Their intimacy brought my father and mother acquainted, who was sister to your grandmother Scott. Old Dr. Gustavus Brown, of Maryland, my maternal grandfather, objected to the marriage of my father and mother. Although he thought highly of my father, he did not think him an eligible match for his daughter. He was poor, and very delicate in his health. Dr. Brown did not, however, forbid their union, and it accordingly took place. The old gentleman received them as visitors and visited them again, but would not pay down my mother’s intended dowry until they saw how they could get along, and ‘to let them see that they could not live on love without other sauce.’**

I have often heard my dear mother relate the circumstances of their first housekeeping with tears of tender and delightful recollection. They went home from your grandpapa’s, where they were married, with a slenderly-supplied purse to an empty house,–except a few absolute necessaries from their kind friends. When thus arrived, they found some of my good father’s parishioners there: one had brought some wood, another some fowls, a third some meal, and so on. One good neighbour would insist on washing for them, another would milk, and another would tend the garden; and they all delighted to serve their good minister and his wife.

Notwithstanding these aids, my mother found much to initiate her into the habits of an industrious housewife, and my father into those of an active, practical farmer and gardener, which they never gave up. When the business of preparing their meal was over, a small writing-stand was their table, the stair-steps furnished one a seat, and a trunk the other. Often, when provisions were scarce, my father took his gun or his fishing-rod and with his dog sallied forth to provide their dinner, which, when he returned, his happy wife dressed; and often would she accompany him a-fishing or fowling, for she said that they were too poor to have full employment in domestic business.

Though destitute of every luxury, they had a small, well-chosen library which my father had collected while a student and tutor. This was their evening’s regale. While my mother worked with her needle he read to her. This mode of enjoyment pleasantly brought round the close of the first year. When the minister’s salary was paid, they were now comparatively rich. My dearest father exchanged his shabby black coat for a new one, and the next year was affluent. By this time, the neighbouring gentry found out the value of their minister and his wife, and contended for their society by soliciting visits and making them presents of many comforts.

Frequently these grandees would come in their splendid equipages to spend a day at the glebe, and bring every thing requisite to prevent trouble or expense to its owners,–merely for the enjoyment of the society of the humble inhabitants of this humble dwelling. In the lapse of a few years, by frugality and industry in the management of a good salary, these dear parents became quite easy in their circumstances. My father purchased a large tract of land on the river Potomac. He settled this principally by tenants; but on the most beautiful eminence that ever I beheld, he built a good house, and soon improved it into a very sweet establishment. Here I was born: my brother and two sisters, considerably my seniors, were born at the glebe.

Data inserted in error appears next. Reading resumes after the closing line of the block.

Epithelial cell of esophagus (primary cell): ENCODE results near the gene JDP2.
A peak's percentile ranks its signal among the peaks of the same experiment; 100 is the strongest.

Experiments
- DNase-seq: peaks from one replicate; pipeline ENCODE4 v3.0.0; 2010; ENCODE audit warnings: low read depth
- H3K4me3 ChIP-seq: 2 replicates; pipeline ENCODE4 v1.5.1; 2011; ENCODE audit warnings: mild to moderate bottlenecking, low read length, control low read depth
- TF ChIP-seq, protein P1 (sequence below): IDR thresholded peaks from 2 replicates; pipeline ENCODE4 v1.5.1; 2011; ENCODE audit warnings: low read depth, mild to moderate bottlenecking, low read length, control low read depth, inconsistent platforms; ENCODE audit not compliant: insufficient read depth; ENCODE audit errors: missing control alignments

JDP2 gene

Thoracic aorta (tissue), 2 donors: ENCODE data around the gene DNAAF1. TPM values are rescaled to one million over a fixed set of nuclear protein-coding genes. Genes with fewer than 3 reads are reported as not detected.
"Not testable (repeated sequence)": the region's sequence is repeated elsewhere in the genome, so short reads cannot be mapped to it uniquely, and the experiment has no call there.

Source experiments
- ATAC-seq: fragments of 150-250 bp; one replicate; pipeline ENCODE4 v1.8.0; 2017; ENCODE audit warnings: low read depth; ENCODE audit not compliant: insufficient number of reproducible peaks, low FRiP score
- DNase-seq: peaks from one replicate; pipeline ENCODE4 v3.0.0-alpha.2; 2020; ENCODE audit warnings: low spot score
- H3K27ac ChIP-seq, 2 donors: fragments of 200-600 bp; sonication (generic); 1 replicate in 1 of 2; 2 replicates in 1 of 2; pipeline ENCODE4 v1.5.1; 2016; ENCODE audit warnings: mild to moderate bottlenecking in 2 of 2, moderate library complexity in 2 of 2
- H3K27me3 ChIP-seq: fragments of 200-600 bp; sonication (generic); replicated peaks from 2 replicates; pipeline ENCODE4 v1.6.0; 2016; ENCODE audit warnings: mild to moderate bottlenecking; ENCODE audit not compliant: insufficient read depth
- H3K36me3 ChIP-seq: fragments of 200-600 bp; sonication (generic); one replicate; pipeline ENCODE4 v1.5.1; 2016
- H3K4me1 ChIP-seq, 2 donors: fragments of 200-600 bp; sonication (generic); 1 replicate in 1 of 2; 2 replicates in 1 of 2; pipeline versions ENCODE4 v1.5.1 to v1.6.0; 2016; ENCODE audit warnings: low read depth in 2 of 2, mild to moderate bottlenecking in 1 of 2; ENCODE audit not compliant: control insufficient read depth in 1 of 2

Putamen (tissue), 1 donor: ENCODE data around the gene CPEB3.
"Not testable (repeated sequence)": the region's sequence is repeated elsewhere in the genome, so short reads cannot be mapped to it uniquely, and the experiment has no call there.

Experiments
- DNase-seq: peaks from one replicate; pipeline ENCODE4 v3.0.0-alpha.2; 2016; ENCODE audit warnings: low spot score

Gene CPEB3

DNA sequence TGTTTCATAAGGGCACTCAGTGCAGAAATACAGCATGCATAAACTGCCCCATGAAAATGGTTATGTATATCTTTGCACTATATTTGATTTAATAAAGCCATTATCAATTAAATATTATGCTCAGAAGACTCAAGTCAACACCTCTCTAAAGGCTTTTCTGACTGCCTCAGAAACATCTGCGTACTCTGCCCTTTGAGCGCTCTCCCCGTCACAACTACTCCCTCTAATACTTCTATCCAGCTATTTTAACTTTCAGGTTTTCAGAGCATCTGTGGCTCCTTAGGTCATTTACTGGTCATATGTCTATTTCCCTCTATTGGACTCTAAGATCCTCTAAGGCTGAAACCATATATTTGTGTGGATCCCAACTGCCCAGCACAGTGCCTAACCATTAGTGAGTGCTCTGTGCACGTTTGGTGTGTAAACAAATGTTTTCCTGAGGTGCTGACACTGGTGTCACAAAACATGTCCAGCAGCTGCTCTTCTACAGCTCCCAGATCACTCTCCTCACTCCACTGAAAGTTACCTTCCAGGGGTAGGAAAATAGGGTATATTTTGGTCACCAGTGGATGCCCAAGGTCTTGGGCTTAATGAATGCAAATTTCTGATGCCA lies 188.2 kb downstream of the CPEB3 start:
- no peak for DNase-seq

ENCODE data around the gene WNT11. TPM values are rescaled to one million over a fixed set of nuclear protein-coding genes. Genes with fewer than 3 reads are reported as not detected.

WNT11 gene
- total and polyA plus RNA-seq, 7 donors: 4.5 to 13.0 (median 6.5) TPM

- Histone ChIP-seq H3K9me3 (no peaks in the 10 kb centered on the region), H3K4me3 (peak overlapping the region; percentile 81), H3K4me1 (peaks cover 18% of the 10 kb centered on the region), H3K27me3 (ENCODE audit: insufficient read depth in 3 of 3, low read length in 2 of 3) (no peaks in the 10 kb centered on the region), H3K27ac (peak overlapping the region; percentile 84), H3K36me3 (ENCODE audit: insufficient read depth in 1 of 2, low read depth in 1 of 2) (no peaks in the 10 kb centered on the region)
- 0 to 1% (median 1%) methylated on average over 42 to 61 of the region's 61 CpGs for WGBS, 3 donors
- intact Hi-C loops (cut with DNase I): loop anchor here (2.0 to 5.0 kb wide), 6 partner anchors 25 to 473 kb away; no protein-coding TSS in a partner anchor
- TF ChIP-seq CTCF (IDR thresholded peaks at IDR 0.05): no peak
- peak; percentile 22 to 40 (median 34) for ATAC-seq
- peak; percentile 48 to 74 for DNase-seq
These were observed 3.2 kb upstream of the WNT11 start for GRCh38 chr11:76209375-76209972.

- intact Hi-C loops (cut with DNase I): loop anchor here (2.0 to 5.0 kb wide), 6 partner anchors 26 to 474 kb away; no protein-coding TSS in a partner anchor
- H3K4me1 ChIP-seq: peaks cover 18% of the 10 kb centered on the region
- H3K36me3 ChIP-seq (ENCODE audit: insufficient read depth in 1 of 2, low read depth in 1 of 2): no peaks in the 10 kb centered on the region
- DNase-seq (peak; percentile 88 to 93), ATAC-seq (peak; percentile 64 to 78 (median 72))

My brother, who was intended for the Church, had a private tutor in the house. This man attended also my two sisters, who previously to his residence in the family were under the care of an Englishman, who lived in the house, but also kept a public school under my father’s direction. about a mile from his house. Unhappily for me, I was the youngest, and very sickly. My father and mother would not allow me to be compelled to attend to my books or my needle, and to both I had a decided aversion, unless voluntarily resorted to as an amusement. In this I was indulged.

I would sometimes read a lesson to my sister or the housekeeper, or, if their authority were resisted, I was called to my mother’s side. All this amounted to my being an ignorant child at my father’s death, which was a death-stroke to my dearest mother. The incurable grief into which it plunged her could scarcely be a matter of surprise, when the uncommonly tender affection that united them was considered. They were rather more than middle-aged when I was first old enough to remember them; yet I well recollect their inseparable and undeviating devotion. They were rarely seen assunder.

My mother was an active walker and a good rider. Whenever she could do so, she accompanied him in his pastoral visits,–a faithful white servant attending in her absence from home. They walked hand in hand, and often rode hand in hand,–were both uncommonly fond of the cultivation of flowers, fruits, and rare plants. They watched the opening buds together,–together admired the beauty of the full-blown blossoms, and gathering the ripened fruit or seed. While he wrote or read, she worked near his table,–which always occupied the pleasantest place in their chamber, where he chose to study, often laying down his pen to read and comment on an impressive passage.

Frequently, when our evening repast was over (if the family were together,) some book, amusing and instructive, was read aloud by my dear father, and those of the children or their young associates who could not be silent were sent to bed after evening worship,–which always took place immediately after supper. Under the void which this sad separation occasioned, my poor mother’s spirits sunk and never rallied. The first six to eight months were spent in a dark, secluded chamber, distant from that formerly occupied.